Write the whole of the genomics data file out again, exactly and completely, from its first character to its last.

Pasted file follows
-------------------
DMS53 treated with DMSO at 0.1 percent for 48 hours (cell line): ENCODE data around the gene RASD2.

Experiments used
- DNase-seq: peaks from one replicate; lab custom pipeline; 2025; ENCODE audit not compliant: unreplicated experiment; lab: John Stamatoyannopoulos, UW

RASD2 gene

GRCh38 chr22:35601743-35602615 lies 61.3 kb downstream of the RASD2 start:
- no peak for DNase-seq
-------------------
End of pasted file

DMS53 treated with DMSO at 0.1 percent for 48 hours (cell line): ENCODE data around the gene RASD2.

Experiments used
- DNase-seq: peaks from one replicate; lab custom pipeline; 2025; ENCODE audit not compliant: unreplicated experiment; lab: John Stamatoyannopoulos, UW

RASD2 gene

GRCh38 chr22:35601743-35602615 lies 61.3 kb downstream of the RASD2 start:
- no peak for DNase-seq